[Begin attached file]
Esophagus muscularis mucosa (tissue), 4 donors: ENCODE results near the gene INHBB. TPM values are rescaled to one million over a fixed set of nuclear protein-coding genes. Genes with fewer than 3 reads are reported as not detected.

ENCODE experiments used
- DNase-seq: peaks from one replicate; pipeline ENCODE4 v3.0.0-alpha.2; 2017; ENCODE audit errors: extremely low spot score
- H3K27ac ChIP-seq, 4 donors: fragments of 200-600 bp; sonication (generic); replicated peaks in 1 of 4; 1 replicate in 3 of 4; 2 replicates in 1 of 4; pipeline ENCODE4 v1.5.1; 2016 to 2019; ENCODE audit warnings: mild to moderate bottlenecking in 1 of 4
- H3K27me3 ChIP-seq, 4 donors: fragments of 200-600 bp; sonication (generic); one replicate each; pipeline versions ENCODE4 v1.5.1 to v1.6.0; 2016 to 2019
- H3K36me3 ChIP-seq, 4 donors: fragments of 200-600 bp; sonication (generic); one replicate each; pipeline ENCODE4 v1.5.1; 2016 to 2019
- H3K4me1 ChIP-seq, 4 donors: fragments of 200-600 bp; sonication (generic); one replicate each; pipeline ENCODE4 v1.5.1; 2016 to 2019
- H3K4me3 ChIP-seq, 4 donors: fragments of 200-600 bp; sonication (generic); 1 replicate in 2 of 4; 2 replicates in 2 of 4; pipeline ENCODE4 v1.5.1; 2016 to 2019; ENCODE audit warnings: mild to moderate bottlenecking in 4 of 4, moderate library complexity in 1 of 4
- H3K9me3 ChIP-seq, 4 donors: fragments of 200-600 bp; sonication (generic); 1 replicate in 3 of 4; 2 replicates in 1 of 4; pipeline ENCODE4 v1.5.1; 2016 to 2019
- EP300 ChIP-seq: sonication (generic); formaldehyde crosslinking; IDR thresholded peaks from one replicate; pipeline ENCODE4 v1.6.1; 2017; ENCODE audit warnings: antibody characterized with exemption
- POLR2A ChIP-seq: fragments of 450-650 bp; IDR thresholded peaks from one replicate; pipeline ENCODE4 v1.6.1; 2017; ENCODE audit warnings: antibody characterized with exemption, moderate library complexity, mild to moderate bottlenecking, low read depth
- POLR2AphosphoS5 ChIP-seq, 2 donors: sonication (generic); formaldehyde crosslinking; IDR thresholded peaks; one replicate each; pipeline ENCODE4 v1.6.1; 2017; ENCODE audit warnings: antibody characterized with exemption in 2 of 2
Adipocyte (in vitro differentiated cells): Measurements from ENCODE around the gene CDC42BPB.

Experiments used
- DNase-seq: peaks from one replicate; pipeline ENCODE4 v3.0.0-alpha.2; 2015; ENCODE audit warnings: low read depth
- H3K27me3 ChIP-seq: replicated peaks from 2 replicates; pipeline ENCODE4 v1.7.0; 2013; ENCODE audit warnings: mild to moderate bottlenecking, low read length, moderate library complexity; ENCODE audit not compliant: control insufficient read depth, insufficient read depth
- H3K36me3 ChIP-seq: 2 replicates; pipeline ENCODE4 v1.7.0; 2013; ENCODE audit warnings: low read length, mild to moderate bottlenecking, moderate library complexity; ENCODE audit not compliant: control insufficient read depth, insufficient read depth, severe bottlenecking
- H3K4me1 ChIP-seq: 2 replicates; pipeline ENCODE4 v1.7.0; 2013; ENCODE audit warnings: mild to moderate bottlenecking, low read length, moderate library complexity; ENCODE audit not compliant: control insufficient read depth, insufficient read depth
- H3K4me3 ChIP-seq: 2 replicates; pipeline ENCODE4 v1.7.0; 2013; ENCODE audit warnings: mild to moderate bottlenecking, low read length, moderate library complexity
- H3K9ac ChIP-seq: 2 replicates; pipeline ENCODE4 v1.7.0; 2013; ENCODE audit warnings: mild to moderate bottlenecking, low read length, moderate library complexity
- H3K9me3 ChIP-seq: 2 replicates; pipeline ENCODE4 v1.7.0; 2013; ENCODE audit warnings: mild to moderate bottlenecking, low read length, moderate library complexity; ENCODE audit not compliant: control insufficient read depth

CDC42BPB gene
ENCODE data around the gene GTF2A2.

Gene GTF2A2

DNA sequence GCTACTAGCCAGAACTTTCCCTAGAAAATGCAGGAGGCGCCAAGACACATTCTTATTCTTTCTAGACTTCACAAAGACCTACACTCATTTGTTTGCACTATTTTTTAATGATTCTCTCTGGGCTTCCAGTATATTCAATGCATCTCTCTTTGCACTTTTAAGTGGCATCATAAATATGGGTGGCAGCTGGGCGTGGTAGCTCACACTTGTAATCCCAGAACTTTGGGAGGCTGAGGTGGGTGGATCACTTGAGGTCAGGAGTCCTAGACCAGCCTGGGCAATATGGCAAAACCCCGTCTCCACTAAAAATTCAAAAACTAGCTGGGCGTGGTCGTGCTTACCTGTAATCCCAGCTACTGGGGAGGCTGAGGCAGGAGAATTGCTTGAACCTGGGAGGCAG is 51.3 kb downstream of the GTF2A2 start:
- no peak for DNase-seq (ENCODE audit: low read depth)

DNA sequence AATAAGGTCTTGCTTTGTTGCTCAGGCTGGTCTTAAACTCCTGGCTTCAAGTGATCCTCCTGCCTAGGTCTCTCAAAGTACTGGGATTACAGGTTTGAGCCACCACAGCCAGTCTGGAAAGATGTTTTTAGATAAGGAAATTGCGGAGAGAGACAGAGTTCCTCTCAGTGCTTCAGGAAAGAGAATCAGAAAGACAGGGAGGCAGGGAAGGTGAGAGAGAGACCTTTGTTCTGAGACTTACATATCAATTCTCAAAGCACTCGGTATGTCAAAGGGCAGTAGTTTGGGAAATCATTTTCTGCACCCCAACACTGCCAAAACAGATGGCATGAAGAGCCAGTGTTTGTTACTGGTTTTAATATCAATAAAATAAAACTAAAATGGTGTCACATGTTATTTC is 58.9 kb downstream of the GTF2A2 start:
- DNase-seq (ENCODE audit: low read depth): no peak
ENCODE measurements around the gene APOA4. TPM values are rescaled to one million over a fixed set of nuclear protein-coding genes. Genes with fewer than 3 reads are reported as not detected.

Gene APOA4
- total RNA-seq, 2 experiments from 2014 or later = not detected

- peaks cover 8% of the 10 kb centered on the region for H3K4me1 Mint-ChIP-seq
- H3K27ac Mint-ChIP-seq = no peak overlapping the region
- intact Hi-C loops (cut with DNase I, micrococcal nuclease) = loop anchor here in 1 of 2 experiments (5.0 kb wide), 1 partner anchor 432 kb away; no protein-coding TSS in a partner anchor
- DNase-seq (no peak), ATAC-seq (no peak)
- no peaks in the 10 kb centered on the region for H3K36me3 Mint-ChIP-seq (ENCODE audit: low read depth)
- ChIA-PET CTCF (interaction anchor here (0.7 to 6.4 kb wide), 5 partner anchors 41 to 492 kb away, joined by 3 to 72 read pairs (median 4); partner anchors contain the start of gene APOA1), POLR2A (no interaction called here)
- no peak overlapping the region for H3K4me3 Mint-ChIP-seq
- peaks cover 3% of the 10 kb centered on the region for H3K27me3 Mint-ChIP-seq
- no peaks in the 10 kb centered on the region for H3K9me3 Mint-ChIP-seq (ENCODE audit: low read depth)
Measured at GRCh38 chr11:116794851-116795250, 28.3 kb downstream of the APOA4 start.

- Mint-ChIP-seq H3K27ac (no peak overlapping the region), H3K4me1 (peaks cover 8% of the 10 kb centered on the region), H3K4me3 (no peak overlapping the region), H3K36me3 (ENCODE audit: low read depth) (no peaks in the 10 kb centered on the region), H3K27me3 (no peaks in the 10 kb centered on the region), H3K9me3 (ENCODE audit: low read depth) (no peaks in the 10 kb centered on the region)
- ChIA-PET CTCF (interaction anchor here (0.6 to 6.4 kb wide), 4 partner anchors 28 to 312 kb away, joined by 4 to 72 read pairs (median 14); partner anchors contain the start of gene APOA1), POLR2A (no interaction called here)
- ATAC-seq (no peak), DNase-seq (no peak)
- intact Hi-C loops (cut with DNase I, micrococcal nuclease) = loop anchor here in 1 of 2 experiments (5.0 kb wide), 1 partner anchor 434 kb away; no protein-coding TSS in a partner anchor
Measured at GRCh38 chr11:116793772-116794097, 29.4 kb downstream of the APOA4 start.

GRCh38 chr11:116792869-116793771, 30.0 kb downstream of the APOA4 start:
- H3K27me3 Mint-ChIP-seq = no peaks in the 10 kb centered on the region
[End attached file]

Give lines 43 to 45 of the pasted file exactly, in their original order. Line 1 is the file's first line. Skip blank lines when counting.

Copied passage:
- ChIA-PET CTCF (interaction anchor here (0.6 to 6.4 kb wide), 4 partner anchors 28 to 312 kb away, joined by 4 to 72 read pairs (median 14); partner anchors contain the start of gene APOA1), POLR2A (no interaction called here)
- ATAC-seq (no peak), DNase-seq (no peak)
- intact Hi-C loops (cut with DNase I, micrococcal nuclease) = loop anchor here in 1 of 2 experiments (5.0 kb wide), 1 partner anchor 434 kb away; no protein-coding TSS in a partner anchor